As part of my responsibility as a good parent, I try to be informed about the television shows and movies my son is watching. I often sit and watch them with Atom and we discuss the content. I certainly don’t think kids shows should have to demonstrate a skeptical perspective. It is pleasing though, to occasionally find shows that take on a problem with the tools of science and critical thinking.
I have seen excellent examples of this on Arthur, which has an episode debunking an urban legend and another taking on UFO claims. We enjoy several PBS Kids programs such as Curious George, Cyberchase, and Sid the Science Kid, all of which regularly use scientific thinking to solve problems. The Nick Jr. series Backyardigans (pictured) has a great episode about the Yeti that challenges both extreme credulity as well as knee-jerk skepticism as it lets the evidence lead viewers to the answer. Of course there’s also good old Scooby-Doo, the prototypical skeptical cartoon.
We've seen the headlines: "Church Burns, Miracle Baby Survives" followed by quotes like "Jesus was watching little Jessica that day." And then there's no mention of the 200 people inside who suffered a horrific death. The baby's survival is attributed to a higher force, and the victims were just statistics.
Those who follow me on Twitter or Facebook know that I received an inflammatory e-mail this morning. I wasn’t the only one to receive it – it was sent to a number of TV stations and public skeptics. And of course, this isn’t unusual. If you blog and take up a controversial position (yes, skepticism is sadly controversial), you’ll receive this delightful mail as well.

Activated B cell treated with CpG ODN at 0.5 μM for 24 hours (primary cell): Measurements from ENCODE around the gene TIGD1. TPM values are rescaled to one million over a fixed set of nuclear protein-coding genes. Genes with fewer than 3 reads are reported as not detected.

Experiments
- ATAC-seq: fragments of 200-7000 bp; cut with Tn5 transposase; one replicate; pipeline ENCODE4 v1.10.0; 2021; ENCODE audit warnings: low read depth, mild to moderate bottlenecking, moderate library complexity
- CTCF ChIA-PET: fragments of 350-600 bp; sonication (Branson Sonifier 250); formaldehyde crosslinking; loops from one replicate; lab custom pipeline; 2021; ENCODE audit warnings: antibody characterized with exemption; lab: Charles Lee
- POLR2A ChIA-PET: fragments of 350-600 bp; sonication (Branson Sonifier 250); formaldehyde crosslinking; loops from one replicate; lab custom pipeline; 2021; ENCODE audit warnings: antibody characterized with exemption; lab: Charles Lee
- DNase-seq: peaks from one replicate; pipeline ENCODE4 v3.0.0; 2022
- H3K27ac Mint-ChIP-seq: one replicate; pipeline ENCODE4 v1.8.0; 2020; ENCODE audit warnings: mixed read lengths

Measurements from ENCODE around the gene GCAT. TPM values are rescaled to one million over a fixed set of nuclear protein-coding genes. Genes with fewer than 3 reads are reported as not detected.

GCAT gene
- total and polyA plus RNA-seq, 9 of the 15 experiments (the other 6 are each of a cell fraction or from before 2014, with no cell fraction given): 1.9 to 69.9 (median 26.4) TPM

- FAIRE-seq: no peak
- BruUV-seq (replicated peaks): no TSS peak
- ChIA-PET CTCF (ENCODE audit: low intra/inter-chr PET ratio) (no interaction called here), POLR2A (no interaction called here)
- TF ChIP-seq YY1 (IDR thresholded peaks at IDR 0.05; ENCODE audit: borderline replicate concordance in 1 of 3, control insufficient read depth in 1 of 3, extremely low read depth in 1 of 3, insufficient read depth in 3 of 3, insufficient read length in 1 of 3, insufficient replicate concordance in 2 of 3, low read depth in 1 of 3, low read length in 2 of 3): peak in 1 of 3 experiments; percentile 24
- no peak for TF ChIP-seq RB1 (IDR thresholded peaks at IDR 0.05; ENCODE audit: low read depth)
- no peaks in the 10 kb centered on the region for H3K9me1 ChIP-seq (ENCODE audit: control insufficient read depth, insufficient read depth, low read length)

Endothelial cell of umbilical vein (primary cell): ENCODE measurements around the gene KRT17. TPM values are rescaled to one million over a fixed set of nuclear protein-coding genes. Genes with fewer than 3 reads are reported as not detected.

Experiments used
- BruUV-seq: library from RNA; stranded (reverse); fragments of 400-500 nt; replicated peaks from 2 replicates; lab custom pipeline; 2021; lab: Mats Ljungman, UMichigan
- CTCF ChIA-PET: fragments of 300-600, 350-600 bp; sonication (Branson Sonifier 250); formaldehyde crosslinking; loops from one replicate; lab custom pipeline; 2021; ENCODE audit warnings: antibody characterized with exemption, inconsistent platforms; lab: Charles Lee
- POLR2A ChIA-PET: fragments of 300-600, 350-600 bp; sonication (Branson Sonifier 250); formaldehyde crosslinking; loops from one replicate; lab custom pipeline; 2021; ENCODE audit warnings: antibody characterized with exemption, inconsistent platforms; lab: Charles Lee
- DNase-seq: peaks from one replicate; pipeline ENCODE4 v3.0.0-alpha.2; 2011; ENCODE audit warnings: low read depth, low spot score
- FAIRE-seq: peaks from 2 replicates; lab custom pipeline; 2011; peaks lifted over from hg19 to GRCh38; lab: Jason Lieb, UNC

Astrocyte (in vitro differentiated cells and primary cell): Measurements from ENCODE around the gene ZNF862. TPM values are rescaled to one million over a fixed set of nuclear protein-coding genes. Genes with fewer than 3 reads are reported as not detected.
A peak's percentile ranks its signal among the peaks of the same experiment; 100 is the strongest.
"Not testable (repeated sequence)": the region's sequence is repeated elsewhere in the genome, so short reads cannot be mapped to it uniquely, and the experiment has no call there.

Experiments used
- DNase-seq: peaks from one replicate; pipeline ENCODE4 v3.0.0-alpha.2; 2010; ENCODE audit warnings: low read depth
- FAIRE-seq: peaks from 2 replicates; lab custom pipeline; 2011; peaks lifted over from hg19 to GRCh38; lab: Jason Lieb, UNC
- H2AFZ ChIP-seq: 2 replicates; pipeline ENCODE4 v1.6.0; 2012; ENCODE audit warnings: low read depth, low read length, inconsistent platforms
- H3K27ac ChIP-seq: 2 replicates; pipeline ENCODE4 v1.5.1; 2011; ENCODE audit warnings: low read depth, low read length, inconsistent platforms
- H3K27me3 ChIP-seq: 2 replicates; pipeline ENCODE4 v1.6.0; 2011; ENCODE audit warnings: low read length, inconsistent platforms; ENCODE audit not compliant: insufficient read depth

It was quite an offensive piece that threatened the entire population of the United States with slaughter and included a picture of “Goatse,” a well-known photo that I urge you not to Google. (When you do it anyway, just remember that I did warn you.) As the e-mail is offensive and even disturbing, I’ve put a photo of it here. You needn’t look at it to get my point.
What at first glance looks like a threat of violence from a mad man is actually something much more upsetting. It’s a cry for help that none of us are able to answer.
About a month ago now, Phil Plait (the Bad Astronomer) gave a talk at The Amaz!ng Meeting 8 that stirred quite a reaction among some folks in the skeptical movement, both positive and negative. I had my own strong reaction, and have enjoyed the self-criticism that this talk fostered. I have had many conversations about it since with skeptics holding varied and contrasting views about the best approaches to adopt when working to advance skepticism and critical thinking in our world.
We're making the video available online so that more people may take part in the conversation and because some of the criticism of the talk came from people who hadn't yet seen it.
Lest you think that quack treatments are on the way out, let this collection from Canada's CBC refresh your memory. There is very little commentary on the photos, though a spirited debate rages in the comments below.
"Ancient wisdom" persists even today. Often it does no harm; sometimes it's deadly. What it isn't is progressive – no one is learning how to "perfect" these techniques or make them better, because no one is thinking about mechanisms or trying to explain their efficacy (or lack thereof). Modern medical science, on the other hand, is a never ending quest for the next better thing and we have much better things now.
So while these pictures are interesting, quirky, and in some cases downright silly, other pictures are truly astounding.